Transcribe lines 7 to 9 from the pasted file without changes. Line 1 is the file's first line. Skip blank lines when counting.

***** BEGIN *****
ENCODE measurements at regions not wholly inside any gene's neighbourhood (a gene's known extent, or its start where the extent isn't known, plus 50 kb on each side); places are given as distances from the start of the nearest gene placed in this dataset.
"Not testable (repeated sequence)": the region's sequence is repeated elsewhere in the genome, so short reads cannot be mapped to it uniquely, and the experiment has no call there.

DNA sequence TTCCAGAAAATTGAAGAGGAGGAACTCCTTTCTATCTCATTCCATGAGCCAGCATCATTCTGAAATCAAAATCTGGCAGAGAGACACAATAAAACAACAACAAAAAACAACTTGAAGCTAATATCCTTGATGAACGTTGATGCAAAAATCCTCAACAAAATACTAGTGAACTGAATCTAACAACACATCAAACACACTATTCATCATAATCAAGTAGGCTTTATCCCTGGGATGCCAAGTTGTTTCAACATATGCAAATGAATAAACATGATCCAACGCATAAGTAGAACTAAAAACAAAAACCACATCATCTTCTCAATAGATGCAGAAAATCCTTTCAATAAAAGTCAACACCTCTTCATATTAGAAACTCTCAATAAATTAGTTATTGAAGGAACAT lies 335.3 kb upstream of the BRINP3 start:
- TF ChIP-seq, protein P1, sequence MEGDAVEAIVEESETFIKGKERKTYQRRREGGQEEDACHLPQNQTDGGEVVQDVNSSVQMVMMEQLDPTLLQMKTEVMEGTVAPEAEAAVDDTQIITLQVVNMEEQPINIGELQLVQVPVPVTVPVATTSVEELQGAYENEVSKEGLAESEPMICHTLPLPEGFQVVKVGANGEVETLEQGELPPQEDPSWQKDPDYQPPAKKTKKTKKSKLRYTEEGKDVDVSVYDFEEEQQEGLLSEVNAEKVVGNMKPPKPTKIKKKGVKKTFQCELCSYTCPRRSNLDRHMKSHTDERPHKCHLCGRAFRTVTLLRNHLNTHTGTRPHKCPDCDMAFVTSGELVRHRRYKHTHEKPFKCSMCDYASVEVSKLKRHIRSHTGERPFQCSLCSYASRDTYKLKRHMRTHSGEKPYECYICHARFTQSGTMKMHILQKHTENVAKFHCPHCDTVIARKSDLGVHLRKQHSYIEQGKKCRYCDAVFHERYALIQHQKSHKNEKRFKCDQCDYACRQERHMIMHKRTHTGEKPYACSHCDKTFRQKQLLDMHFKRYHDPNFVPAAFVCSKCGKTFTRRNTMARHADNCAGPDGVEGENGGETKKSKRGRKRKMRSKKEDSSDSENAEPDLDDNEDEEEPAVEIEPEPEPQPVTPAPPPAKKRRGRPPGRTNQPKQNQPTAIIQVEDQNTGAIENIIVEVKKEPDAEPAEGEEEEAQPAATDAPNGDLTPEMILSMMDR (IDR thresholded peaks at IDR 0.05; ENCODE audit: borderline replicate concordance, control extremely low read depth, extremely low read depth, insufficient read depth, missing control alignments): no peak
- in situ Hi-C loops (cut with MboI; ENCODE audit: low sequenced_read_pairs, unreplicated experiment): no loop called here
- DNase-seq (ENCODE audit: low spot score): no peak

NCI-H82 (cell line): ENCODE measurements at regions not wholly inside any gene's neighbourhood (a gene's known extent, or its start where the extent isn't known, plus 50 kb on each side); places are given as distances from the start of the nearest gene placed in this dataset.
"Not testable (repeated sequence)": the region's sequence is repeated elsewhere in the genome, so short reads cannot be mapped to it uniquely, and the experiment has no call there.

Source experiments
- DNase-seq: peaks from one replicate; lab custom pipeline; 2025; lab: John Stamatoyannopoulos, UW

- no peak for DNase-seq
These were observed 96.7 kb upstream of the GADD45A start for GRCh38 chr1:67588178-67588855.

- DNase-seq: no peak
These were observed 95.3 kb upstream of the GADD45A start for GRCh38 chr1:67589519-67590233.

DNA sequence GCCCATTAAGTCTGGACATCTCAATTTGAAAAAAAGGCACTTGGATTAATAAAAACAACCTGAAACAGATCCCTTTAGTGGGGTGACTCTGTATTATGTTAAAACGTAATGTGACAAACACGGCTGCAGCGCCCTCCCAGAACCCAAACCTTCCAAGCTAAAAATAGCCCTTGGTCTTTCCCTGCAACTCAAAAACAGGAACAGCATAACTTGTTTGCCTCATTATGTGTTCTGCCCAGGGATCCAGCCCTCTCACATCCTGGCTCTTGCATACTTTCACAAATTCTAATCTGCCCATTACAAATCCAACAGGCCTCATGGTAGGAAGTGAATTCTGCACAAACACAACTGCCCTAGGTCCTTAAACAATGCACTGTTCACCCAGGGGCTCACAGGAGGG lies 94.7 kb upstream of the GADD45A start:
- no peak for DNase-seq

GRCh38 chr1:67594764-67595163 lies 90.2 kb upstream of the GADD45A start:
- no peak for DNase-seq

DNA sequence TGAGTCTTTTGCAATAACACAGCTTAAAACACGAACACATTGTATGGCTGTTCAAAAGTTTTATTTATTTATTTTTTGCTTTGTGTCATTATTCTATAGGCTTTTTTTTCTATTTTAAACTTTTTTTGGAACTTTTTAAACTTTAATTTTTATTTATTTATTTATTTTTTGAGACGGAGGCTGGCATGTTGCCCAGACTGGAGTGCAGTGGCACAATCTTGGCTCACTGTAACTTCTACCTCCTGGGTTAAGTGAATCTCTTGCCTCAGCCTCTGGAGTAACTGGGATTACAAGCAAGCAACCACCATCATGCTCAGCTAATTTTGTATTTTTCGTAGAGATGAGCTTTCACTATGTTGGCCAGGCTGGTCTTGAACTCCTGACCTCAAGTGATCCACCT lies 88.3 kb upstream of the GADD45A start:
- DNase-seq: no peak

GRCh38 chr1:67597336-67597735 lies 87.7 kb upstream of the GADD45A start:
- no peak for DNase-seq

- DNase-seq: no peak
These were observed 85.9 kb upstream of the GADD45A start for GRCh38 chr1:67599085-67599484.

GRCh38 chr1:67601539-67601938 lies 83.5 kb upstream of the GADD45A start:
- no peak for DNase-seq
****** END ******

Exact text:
NCI-H82 (cell line): ENCODE measurements at regions not wholly inside any gene's neighbourhood (a gene's known extent, or its start where the extent isn't known, plus 50 kb on each side); places are given as distances from the start of the nearest gene placed in this dataset.
"Not testable (repeated sequence)": the region's sequence is repeated elsewhere in the genome, so short reads cannot be mapped to it uniquely, and the experiment has no call there.

Source experiments